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Dairy processing: Non-thermal processing systems

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The following provides recommended practices for non-thermal processing of dairy products.

Fermentation and slow vat

Starter activity is a critical step to monitor in the manufacture of cultured dairy products. After inoculation of the milk with starter, acidity development (lowering of pH) should occur at an anticipated rate. A slow vat is when the desired pH is not achieved within the anticipated timeframe and is an indication that the starter has not produced acid at the desired rate. Many things can affect starter culture activity, including bacteriophages and residues of antibiotics and cleaning agents. When a slow vat occurs other competing organisms, which may include pathogens, may grow and have a detrimental effect on product safety and quality.

Membrane processes

Membrane filtration processes separate milk components on the basis of molecular size and/or electrical charge. While traditional or conventional filtration is typically used to separate suspended particles larger than 10 µm, membrane filtration separates substances of molecular sizes less than 10 µm. Those particles that have a molecular weight lower than the filtering threshold of the membrane will permeate the membrane.

The membrane separation techniques used in the dairy industry include the following:

Microfiltration (MF): Mainly used for the reduction of bacteria in skim milk, whey and brine. It is also used for defatting whey intended for whey protein concentrate (WPC) and for protein fractionation. MF membranes have a pore size of 10 - 1 - 101 µm. The resulting permeate of MF separation is water, minerals, lactose and some proteins.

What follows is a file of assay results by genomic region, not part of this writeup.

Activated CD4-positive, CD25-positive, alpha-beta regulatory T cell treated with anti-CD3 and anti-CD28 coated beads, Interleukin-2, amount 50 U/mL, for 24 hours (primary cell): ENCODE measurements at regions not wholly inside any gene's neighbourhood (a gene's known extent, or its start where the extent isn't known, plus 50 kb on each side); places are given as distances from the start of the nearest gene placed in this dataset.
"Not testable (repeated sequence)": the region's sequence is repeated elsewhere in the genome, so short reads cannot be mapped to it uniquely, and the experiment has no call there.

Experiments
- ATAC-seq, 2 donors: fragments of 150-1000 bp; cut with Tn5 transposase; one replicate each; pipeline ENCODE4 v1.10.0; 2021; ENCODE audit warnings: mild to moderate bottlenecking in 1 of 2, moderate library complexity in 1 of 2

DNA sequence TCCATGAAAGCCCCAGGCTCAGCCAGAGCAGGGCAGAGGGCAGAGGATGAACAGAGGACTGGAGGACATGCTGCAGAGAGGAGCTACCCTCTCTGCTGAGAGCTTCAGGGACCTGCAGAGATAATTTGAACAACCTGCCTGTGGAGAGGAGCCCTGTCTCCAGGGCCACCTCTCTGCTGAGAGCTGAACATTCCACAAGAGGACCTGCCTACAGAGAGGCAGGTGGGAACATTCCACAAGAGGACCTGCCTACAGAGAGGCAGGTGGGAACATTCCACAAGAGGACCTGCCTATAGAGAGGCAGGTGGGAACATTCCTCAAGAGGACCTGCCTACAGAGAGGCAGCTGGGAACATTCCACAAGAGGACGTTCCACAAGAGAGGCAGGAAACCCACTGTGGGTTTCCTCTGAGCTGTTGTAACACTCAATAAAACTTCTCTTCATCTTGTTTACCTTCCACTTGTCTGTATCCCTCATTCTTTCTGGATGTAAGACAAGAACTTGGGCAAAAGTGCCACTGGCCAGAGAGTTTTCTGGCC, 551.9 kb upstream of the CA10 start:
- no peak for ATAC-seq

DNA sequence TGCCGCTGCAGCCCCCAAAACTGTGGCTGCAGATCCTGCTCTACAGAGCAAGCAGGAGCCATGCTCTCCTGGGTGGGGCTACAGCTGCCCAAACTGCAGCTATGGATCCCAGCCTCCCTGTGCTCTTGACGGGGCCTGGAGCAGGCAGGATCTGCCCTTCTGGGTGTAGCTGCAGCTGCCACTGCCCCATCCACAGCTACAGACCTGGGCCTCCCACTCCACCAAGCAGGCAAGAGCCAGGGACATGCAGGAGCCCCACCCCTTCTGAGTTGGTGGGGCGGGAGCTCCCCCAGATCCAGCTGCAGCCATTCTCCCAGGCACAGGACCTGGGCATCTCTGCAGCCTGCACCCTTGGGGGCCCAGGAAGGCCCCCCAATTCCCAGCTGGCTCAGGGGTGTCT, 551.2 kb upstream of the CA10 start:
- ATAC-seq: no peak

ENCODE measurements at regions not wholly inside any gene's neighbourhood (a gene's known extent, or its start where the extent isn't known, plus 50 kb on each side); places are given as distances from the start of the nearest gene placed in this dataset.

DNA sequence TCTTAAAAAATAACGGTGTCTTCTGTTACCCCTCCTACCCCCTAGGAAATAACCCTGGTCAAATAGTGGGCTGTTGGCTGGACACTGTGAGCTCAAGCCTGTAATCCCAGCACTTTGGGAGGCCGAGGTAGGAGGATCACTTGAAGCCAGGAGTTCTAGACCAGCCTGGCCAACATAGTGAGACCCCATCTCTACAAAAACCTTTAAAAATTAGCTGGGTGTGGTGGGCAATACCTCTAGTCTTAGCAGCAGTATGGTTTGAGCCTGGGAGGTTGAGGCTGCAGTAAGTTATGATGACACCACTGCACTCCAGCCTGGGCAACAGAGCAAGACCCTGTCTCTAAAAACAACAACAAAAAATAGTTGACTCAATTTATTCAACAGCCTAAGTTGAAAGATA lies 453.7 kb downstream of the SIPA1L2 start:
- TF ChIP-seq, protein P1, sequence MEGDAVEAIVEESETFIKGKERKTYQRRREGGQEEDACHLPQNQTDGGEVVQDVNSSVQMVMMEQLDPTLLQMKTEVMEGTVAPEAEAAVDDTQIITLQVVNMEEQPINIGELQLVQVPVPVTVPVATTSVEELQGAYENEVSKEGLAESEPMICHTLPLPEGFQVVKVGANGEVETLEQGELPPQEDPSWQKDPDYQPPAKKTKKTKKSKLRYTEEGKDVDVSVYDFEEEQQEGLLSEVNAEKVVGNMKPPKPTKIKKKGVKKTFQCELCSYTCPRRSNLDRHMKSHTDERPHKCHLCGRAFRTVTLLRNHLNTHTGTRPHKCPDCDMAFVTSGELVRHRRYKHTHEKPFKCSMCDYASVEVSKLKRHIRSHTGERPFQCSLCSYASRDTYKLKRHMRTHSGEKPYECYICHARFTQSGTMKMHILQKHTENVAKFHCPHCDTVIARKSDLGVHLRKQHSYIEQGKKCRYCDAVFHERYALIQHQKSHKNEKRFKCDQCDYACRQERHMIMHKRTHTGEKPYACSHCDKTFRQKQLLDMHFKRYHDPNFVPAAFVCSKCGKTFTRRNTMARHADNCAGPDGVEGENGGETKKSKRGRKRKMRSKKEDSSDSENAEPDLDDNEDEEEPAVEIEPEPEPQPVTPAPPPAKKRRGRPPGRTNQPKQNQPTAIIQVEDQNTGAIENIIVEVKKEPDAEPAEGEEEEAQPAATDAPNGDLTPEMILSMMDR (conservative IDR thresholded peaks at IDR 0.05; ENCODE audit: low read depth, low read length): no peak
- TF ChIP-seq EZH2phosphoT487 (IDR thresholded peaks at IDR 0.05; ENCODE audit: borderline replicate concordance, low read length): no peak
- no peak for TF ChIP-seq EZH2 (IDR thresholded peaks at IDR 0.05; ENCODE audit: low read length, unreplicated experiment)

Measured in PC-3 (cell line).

Ultrafiltration (UF): Typically used for the concentration of milk proteins in milk and whey and for protein standardization of milk intended for cheese, yoghurt and some other products. UF membranes have a pore size of 10 - 2 - 10 - 1 µm. The resulting permeate (defined as the filtrate, the liquid passing through the membrane) of UF separation consists of water, minerals and lactose.

Nanofiltration (NF): Is associated with the concentration of organic components by removal of part of the monovalent ions like sodium and chlorine (partial demineralization). It is generally used for the dehydration of whey, UF permeate or retentate. NF membranes have a pore size of 10 - 3 - 10 - 2 µm. The resulting permeate of NF separation is water and minerals.

Reverse osmosis (RO): Consists of the concentration of solutions by the removal of water. RO is generally used for the dehydration of whey, UF permeate and condensate (defined as the retentate or the retained liquid). RO membranes have a pore size of 10 - 4 - 10 – 3 µm. The resulting permeate of RO separation is water.

Electrodialysis polar membranes systems: Electrodialysis is dependent on ionic mobility and preferentially removes monovalent ions. These systems consist of sets of paired membranes, each of which has whey passing on one side and water passing on the other. A direct current is applied, one membrane in each pair functioning as an anode and attracting negatively charged ions (anions), while the other functions as a cathode and attracts positively charged ions (cations). The membranes are porous to both anions and cations, which pass into the water. This type of membrane system is applicable to the production of demineralized whey powder.